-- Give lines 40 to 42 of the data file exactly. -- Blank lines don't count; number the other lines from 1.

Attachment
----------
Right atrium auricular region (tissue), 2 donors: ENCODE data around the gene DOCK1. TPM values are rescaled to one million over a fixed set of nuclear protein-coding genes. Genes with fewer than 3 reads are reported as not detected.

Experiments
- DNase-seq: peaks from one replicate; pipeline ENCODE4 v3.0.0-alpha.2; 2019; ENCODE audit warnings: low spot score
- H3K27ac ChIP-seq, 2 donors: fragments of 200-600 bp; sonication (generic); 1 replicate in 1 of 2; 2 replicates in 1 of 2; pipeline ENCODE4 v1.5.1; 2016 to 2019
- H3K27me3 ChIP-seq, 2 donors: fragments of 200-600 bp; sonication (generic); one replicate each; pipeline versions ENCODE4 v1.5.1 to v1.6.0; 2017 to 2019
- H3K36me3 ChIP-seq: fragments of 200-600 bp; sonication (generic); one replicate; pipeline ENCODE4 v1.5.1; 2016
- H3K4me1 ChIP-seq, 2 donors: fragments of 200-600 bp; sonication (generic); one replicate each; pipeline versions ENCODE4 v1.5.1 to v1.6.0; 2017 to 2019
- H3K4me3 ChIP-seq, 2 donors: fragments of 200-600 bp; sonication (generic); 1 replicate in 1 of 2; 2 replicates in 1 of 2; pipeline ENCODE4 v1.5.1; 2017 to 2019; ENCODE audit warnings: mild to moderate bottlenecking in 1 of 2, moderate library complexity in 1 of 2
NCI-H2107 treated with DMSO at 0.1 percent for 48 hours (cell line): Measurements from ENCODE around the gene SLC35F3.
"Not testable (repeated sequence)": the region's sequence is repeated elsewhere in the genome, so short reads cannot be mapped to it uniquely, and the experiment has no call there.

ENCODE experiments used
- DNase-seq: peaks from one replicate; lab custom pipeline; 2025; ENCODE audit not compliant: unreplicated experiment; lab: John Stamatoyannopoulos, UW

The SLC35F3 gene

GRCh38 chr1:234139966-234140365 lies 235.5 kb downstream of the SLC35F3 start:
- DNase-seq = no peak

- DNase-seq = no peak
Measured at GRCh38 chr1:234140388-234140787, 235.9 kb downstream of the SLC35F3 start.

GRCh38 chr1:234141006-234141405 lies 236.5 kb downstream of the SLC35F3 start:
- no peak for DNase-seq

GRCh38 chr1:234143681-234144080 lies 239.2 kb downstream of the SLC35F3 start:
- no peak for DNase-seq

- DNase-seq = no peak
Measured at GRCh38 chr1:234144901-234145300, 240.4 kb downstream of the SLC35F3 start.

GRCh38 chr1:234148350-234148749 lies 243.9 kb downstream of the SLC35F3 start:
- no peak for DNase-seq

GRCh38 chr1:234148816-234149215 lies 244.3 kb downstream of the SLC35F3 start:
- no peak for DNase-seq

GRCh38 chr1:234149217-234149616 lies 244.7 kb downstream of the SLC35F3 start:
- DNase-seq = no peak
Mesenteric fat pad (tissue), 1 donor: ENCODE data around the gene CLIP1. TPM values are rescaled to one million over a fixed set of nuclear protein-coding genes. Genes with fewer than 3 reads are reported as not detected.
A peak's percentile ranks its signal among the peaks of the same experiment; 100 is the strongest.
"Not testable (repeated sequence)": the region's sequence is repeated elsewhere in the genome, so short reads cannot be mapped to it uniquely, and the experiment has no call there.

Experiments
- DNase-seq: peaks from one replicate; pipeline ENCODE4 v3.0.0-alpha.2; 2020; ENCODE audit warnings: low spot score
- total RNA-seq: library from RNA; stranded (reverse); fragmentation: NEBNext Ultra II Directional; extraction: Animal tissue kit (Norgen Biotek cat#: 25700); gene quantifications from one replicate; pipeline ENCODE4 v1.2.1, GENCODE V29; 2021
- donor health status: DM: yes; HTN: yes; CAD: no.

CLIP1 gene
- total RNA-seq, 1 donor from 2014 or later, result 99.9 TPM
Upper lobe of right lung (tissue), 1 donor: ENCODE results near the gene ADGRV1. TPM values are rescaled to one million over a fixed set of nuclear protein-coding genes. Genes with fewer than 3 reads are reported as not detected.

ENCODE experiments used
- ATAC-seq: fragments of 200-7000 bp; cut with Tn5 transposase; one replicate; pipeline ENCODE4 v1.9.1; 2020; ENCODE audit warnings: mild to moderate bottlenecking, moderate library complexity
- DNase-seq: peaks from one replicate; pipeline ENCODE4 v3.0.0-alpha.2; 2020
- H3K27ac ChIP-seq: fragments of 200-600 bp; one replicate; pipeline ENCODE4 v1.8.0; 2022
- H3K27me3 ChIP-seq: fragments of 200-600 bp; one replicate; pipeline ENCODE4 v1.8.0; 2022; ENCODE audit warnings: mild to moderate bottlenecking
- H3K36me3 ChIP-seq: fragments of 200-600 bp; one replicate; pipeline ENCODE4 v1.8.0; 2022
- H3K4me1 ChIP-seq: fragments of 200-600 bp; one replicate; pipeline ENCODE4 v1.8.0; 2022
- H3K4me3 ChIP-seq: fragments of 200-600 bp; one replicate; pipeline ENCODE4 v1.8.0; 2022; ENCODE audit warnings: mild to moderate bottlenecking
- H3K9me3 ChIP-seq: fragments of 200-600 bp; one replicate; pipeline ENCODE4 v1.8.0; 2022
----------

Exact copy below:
ENCODE experiments used
- ATAC-seq: fragments of 200-7000 bp; cut with Tn5 transposase; one replicate; pipeline ENCODE4 v1.9.1; 2020; ENCODE audit warnings: mild to moderate bottlenecking, moderate library complexity
- DNase-seq: peaks from one replicate; pipeline ENCODE4 v3.0.0-alpha.2; 2020